Happy Thanksgiving! It is sunny and warm here in Tucson and while we are having a small celebration, this year we are thankful for a great deal. Hope that all of you are cocooned with family, friends, great food and fun!
Now, read this article: We’ll Be Paying For Mark Halperin’s Sins For Years To Come
It was Halperin and the people who eventually superseded him — like the editors of Politico — that drove me out of Washington. For the three self-conscious and self-flagellating years I worked there, I felt absolutely convinced I could say nothing of insight about the city, and thus about politics or American life, unless I scored a rare invite to the politico-socialite Tammy Haddad’s backyard party. I thought insight was merely about access — about being able to immediately recognize whose initials were referred to in the top paragraph of that morning’s Note.
I include Morning Joe and Mika in this crew for whom the ability to report on what various politicos are thinking and feeling is more important than helping their viewers actually understand the issues at hand.
We often talk about Fox News as the place that broke our politics, but Halperin and the gossip horserace practitioners broke our media. Access and access journalism has always been with us, I think, but Halperin et al made it an industry. Substituting helping citizens to understand what their government is doing for access games. (I’m also thinking that the reason why the WaPo is scooping the NYT on everything besides speaking to Trump stories is that they are stuck in access journalism for the time.)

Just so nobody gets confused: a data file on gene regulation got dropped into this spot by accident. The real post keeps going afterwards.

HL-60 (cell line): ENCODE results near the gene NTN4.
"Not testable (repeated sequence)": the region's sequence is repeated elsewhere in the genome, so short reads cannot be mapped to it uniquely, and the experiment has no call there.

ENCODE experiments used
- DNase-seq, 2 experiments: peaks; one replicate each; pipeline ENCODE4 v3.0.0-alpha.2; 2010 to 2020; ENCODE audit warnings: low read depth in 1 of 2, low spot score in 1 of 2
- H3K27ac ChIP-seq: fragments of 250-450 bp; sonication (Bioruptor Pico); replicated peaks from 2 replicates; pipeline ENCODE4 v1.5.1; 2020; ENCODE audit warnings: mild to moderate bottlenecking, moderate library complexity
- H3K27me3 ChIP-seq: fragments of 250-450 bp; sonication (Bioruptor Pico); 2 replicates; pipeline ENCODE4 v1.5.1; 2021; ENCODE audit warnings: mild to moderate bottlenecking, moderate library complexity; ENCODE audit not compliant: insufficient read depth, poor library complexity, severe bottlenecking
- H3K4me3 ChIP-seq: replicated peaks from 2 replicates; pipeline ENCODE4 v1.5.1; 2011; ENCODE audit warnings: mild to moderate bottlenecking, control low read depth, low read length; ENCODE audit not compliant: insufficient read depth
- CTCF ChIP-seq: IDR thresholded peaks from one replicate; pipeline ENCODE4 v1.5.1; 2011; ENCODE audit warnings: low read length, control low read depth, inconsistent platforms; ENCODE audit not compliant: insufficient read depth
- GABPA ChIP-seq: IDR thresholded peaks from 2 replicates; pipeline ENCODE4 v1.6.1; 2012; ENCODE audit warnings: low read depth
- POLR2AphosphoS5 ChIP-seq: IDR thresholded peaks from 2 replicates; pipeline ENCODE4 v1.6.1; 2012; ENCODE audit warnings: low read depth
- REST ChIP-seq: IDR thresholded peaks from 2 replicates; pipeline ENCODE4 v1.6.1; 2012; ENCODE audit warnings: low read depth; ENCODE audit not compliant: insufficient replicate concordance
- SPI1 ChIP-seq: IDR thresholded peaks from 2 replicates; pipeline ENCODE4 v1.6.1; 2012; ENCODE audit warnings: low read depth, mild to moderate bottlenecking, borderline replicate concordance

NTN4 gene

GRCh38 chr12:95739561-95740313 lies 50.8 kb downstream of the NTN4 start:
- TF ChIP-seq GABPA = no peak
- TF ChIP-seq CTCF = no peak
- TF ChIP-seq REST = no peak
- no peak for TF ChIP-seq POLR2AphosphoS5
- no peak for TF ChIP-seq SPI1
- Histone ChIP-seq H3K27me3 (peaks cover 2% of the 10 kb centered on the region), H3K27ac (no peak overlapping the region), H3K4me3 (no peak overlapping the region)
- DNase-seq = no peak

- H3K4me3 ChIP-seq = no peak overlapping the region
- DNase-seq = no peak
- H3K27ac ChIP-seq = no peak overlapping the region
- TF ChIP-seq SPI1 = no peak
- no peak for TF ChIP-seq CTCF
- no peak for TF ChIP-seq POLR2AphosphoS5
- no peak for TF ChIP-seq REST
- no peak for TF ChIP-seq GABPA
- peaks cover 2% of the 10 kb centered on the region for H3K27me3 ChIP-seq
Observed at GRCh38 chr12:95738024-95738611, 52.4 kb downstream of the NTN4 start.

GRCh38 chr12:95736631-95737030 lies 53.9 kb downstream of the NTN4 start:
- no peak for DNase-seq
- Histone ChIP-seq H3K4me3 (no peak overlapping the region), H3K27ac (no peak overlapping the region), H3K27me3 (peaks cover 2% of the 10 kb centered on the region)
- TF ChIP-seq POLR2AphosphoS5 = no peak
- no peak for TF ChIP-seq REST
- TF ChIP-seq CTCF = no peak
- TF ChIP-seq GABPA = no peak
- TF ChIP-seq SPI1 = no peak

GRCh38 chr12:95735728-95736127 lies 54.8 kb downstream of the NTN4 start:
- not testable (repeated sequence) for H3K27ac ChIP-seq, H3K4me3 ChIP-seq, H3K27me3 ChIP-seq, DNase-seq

I’m not a big fan of the Rona Barrettization of politics — especially as the gossip seems to become what some political journalists do. And it isn’t like Halperin started all of this political gossip — it has always been there and largely passed around by the company towners. But the self-promotion and trade in trivia are what Halperin industrialized — it never mattered how often the trivia was wrong (and he was wrong a lot) — what mattered was the access to the gossip and the people who traded in it. Meantime, the people who needed to know something about what their government was doing were shortchanged.